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I expected that reducing the precision of my data (e.g., from int64 to int8) would speed up the training. But, even if I reduce the overall size of my dataset by 74%, I do not see an improvement. Is this expected?

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  • $\begingroup$ In case you are using XGBoost for Python: do you pass your data as DMatrix()? $\endgroup$ Oct 19, 2022 at 14:17
  • $\begingroup$ no, as a Pandas dataframe $\endgroup$
    – shamalaia
    Oct 20, 2022 at 5:50
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    $\begingroup$ Why is there an expectation that reducing the data type size would reduce training time? $\endgroup$
    – Craig
    Oct 20, 2022 at 11:24
  • $\begingroup$ Because it would reduce memory usage. Why does it not make sense? $\endgroup$
    – shamalaia
    Oct 20, 2022 at 11:35
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    $\begingroup$ It probably won't play a role in case you are training on all available data and that data fits into memory as a whole. However, if your data does not fit into memory then this will reduce the process of loading data into memory continuously. $\endgroup$ Oct 20, 2022 at 11:38

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I think you should pass the data directly as DMatrix(), XGBoosts internal data type. As stated in the official documentation:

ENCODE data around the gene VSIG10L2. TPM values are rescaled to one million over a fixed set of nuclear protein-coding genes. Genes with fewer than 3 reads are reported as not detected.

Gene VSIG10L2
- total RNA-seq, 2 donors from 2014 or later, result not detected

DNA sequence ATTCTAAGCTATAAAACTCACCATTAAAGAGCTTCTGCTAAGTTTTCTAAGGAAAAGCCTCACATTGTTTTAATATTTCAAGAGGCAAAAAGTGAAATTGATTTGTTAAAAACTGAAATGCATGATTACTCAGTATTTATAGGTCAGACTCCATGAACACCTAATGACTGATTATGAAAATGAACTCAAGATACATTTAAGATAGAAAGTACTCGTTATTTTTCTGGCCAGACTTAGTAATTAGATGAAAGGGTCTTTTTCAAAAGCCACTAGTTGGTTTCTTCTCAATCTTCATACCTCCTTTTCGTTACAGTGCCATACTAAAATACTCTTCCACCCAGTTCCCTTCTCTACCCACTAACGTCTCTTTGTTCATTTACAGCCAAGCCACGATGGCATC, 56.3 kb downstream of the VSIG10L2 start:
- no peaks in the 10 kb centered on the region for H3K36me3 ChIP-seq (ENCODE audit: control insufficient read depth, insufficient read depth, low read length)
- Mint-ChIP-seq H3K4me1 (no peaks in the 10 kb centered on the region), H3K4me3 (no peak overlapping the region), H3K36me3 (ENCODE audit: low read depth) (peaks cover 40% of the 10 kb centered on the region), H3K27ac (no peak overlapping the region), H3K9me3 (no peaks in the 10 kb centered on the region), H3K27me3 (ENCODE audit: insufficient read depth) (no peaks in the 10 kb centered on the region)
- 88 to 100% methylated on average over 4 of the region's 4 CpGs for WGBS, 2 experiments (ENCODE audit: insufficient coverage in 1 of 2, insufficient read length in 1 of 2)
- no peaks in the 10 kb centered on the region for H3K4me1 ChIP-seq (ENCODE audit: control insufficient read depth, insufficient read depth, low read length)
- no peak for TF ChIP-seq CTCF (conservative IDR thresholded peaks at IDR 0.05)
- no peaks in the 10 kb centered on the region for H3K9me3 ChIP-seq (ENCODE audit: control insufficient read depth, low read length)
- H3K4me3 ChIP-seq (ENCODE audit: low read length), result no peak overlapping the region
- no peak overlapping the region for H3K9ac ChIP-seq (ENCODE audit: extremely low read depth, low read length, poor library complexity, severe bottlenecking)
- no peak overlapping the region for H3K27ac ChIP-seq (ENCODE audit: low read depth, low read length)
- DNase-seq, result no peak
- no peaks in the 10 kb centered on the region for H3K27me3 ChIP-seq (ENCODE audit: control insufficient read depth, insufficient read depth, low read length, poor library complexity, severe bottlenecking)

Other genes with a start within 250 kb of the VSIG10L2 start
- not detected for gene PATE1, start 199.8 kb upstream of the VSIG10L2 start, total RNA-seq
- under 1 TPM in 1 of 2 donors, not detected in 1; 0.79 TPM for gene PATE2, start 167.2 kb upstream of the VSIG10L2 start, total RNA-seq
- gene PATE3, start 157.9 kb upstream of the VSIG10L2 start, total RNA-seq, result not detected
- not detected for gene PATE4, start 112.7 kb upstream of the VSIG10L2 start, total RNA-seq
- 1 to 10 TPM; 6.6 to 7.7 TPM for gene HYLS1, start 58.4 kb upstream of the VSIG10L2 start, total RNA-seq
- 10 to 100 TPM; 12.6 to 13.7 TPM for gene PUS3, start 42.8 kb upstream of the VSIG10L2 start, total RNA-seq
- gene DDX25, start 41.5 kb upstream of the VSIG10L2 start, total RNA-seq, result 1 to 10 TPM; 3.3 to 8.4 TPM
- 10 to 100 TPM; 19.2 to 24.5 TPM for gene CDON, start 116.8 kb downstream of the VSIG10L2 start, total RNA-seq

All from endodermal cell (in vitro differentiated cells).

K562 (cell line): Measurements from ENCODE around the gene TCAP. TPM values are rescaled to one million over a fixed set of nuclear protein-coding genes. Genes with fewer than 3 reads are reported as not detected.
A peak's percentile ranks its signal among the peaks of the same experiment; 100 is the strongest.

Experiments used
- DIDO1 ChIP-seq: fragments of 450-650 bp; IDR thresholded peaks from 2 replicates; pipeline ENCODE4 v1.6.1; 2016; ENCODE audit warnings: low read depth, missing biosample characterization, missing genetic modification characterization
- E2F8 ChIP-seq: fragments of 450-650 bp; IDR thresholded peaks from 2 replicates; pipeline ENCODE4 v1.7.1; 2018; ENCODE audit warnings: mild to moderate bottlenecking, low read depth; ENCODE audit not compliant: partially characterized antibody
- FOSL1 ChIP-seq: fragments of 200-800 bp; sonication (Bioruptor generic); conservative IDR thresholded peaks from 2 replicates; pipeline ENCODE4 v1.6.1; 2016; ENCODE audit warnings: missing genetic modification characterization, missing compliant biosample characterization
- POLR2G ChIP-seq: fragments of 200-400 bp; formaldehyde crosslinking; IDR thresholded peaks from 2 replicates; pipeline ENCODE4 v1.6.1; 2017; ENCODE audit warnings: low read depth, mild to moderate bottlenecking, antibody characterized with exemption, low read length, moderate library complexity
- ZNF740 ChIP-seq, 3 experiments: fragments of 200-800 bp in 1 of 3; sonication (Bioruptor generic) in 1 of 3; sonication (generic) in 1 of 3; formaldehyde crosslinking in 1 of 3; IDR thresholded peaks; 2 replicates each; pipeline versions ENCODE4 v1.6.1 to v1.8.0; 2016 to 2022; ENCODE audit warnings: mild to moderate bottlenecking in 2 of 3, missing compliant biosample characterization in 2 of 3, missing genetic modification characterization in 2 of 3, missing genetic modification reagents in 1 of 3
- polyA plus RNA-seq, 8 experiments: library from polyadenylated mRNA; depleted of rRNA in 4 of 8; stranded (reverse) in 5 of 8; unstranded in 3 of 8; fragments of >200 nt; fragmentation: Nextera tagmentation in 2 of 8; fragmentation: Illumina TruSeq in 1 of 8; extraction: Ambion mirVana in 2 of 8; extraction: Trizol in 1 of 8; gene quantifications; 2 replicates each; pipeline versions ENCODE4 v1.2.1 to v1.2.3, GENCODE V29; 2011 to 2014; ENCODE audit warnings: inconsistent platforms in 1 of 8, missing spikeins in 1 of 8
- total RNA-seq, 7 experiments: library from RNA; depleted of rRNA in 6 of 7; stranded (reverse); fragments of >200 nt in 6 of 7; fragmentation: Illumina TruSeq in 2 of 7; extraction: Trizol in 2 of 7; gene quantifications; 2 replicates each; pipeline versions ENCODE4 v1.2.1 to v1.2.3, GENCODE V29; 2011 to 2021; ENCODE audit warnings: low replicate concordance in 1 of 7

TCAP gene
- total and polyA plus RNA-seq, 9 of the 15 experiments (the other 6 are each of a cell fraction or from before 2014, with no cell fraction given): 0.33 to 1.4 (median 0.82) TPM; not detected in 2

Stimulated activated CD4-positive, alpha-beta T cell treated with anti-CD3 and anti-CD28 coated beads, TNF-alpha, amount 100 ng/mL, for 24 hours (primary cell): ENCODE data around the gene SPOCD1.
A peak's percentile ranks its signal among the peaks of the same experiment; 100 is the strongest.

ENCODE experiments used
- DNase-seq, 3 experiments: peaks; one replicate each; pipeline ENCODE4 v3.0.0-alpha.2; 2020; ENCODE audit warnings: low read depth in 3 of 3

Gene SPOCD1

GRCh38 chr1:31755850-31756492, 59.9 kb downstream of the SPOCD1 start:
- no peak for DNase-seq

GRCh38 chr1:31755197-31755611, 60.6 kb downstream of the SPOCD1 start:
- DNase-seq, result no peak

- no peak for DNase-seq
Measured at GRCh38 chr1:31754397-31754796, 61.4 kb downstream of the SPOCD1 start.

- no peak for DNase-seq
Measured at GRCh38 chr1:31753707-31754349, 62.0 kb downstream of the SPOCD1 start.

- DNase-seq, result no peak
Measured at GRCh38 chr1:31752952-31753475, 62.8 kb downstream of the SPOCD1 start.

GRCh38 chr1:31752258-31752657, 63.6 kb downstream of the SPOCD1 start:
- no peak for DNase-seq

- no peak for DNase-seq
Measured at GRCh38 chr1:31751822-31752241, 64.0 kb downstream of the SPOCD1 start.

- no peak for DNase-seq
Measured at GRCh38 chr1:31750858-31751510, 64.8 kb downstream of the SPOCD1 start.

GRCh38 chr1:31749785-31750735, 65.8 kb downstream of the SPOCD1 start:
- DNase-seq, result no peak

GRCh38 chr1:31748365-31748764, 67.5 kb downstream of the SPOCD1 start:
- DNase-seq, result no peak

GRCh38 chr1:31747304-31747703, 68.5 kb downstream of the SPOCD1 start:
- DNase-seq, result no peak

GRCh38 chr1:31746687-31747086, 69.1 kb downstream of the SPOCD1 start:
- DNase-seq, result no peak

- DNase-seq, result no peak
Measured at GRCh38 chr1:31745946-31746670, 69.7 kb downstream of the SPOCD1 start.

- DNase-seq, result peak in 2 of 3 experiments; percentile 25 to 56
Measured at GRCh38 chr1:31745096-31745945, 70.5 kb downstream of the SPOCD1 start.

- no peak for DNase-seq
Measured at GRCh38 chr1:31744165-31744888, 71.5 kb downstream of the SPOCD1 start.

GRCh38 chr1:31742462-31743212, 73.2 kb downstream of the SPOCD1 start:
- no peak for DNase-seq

DMatrix is an internal data structure that is used by XGBoost, which is optimized for both memory efficiency and training speed. You can construct DMatrix from multiple different sources of data.

I think this also answers your question, since XGBoost is optimized for DMatrix(), the impact of changes like yours will be small at best.

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  • $\begingroup$ Using the Learning API actually sped up almost 7X the train time. Thanks! But, again, reducing the float precision did not improve the performance. $\endgroup$
    – shamalaia
    Oct 20, 2022 at 11:12
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Changing float precision cannot make any difference as "XGBoost treats all data as 32-bit float internally."

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